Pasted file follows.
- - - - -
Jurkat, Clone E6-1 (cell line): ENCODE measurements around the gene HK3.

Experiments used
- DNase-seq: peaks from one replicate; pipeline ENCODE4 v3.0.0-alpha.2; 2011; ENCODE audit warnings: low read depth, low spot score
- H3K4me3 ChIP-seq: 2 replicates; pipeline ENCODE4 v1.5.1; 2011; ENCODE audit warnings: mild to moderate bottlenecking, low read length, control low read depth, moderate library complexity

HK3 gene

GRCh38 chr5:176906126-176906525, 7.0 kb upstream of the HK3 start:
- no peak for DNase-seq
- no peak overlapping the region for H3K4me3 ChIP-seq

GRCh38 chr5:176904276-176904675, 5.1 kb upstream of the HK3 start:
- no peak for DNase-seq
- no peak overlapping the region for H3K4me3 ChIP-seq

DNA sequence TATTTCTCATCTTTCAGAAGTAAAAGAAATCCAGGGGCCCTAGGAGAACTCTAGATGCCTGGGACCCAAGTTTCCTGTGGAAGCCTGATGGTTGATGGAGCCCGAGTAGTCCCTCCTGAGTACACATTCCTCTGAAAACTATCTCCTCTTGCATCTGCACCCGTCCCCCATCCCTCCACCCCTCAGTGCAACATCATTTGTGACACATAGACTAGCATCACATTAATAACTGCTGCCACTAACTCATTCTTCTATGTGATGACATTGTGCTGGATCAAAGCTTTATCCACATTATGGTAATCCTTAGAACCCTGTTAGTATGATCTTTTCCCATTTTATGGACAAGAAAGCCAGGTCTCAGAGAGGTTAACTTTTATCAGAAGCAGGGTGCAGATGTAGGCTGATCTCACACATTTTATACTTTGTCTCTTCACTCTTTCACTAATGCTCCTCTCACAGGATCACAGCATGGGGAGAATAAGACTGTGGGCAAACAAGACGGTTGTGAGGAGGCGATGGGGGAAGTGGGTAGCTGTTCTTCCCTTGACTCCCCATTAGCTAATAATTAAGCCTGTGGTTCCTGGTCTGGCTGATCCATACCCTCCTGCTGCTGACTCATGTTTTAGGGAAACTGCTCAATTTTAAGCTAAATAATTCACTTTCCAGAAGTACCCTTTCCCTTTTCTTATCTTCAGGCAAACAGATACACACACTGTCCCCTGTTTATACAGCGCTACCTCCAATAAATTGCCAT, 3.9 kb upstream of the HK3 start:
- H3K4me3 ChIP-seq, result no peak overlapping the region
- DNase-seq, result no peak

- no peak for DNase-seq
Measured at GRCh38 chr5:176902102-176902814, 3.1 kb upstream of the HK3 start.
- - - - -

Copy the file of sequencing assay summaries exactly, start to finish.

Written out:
Jurkat, Clone E6-1 (cell line): ENCODE measurements around the gene HK3.

Experiments used
- DNase-seq: peaks from one replicate; pipeline ENCODE4 v3.0.0-alpha.2; 2011; ENCODE audit warnings: low read depth, low spot score
- H3K4me3 ChIP-seq: 2 replicates; pipeline ENCODE4 v1.5.1; 2011; ENCODE audit warnings: mild to moderate bottlenecking, low read length, control low read depth, moderate library complexity

HK3 gene

GRCh38 chr5:176906126-176906525, 7.0 kb upstream of the HK3 start:
- no peak for DNase-seq
- no peak overlapping the region for H3K4me3 ChIP-seq

GRCh38 chr5:176904276-176904675, 5.1 kb upstream of the HK3 start:
- no peak for DNase-seq
- no peak overlapping the region for H3K4me3 ChIP-seq

DNA sequence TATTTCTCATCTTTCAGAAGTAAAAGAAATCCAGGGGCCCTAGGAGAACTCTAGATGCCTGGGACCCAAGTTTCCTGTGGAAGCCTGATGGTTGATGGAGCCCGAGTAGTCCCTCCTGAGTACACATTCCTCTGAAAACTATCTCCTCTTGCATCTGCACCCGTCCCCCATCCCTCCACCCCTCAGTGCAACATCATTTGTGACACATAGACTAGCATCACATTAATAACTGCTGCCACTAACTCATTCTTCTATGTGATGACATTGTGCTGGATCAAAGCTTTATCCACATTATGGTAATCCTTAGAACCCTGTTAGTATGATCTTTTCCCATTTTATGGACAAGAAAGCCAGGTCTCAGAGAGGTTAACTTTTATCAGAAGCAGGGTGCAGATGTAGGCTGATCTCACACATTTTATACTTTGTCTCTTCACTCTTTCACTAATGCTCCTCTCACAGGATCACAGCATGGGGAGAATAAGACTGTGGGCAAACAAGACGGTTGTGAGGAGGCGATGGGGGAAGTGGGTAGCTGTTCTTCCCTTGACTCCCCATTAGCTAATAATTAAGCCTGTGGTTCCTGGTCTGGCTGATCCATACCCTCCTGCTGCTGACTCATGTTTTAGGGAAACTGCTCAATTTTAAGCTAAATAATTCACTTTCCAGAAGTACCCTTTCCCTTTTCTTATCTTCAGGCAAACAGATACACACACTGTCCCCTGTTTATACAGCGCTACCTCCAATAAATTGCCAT, 3.9 kb upstream of the HK3 start:
- H3K4me3 ChIP-seq, result no peak overlapping the region
- DNase-seq, result no peak

- no peak for DNase-seq
Measured at GRCh38 chr5:176902102-176902814, 3.1 kb upstream of the HK3 start.